Prayut will lift Bangkok emergency 'if rallies stay peaceful'

Prayut will lift Bangkok emergency 'if rallies stay peaceful'

Prime Minister Prayut Chan-o-cha gives a television address. (Bangkok Post photo)
Prime Minister Prayut Chan-o-cha gives a television address. (Bangkok Post photo)

Prime Minister Prayut Chan-o-cha said his government is prepared to withdraw emergency rules banning large gatherings in the capital if the mounting protests demanding his ouster and monarchy reforms remain peaceful.

Gen Prayut’s pledge during a television address to review the state of emergency issued last week came as thousands of protesters marched to the prime minister’s office known as the Government House in Bangkok on Wednesday. Simultaneous rallies by pro-royalist groups in support of His Majesty the King also raised fears of clashes between the rival groups.

Gen Prayut urged the protesters to use a special session of the parliament next week to air their grievances through lawmakers and said the government and the activists should “each take a step back” and “find solutions to the problems.”

“The only way to a lasting solution for all sides that is fair for those on the streets as well as for the many millions who choose not to go on the streets, is to discuss and resolve these differences through the parliamentary process,” Gen Prayut said in a prepared speech.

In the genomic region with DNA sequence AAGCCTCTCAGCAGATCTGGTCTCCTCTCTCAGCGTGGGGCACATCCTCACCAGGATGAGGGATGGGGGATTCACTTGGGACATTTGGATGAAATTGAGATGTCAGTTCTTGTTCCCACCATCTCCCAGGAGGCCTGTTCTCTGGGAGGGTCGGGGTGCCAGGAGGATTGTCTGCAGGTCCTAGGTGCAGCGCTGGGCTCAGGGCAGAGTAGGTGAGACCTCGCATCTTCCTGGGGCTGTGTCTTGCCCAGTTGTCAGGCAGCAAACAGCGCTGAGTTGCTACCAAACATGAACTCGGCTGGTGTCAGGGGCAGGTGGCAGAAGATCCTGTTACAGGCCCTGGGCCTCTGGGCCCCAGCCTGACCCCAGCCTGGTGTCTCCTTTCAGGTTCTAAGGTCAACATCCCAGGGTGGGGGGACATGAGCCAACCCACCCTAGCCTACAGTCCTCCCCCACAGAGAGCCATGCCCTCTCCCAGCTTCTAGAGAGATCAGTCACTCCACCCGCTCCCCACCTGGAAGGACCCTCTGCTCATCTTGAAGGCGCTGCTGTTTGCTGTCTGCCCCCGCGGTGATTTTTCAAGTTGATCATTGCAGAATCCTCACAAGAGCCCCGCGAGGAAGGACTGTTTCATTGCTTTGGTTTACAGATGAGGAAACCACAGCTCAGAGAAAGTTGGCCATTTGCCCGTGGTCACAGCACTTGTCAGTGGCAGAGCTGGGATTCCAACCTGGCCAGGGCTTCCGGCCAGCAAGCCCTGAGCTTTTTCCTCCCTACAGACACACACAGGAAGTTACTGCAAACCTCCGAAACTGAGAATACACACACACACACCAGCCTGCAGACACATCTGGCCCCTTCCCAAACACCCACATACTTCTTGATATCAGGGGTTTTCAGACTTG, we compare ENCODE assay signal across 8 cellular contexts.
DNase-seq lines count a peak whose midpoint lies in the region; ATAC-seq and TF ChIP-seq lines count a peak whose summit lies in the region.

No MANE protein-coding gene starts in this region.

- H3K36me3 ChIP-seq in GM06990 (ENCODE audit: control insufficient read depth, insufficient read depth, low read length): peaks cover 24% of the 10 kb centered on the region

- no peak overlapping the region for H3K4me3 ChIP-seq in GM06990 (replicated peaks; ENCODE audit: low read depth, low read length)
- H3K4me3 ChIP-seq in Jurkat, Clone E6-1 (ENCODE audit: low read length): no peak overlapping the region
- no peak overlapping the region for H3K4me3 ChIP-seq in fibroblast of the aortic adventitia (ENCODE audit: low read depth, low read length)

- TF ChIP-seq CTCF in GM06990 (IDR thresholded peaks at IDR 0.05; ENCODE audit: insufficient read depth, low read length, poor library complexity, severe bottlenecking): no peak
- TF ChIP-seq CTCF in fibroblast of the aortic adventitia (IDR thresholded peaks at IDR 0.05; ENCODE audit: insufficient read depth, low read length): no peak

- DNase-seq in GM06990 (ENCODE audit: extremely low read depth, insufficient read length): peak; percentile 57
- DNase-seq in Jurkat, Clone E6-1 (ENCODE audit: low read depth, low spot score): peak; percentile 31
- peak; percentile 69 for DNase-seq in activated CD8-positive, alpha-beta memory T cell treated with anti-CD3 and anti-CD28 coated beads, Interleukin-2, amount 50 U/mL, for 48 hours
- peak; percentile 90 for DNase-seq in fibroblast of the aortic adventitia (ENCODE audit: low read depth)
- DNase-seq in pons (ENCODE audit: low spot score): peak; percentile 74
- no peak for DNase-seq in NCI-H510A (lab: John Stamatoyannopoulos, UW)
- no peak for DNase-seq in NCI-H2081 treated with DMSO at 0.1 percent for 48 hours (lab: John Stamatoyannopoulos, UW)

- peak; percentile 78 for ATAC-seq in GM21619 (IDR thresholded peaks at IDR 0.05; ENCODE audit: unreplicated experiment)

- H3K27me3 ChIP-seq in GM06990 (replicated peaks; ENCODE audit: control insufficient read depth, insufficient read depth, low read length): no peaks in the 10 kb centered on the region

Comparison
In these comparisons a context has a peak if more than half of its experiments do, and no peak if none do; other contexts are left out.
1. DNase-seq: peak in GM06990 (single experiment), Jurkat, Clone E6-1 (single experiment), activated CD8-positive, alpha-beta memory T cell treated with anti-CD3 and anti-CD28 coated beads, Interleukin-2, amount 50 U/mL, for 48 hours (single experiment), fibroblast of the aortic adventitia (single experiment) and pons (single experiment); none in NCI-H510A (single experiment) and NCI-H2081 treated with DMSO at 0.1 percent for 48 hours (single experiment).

Gen Prayut said his promise to end the emergency decree -- "if there are no violent incidents" -- was a gesture to end the street protests and take the issues to Parliament. He appealed for talks before the conflict became too severe.

"I am appealing to all sides that we must heal wounds now before they become too deep," he said.

Protests have swept Bangkok and other cities in the past week in defiance of the ban on gatherings and the threat of crackdowns by the police. They have broken long-held taboos about publicly criticising the royal family and questioned laws that stifle discussion of the monarchy.

The youth-led protesters are calling for the resignation of Gen Prayut’s government and a rewriting of the constitution, which was drafted by a military-appointed panel after the premier, a former army chief, took power in a 2014 coup. The activists say the charter was instrumental in helping Gen Prayut retain power after the 2019 elections.

“The only sure way to achieve a sustainable, enduring resolution to the problems is to speak to each other, respect the due process of law, and then let the will of the people be resolved in parliament,” Gen Prayut said. That is the only way.”

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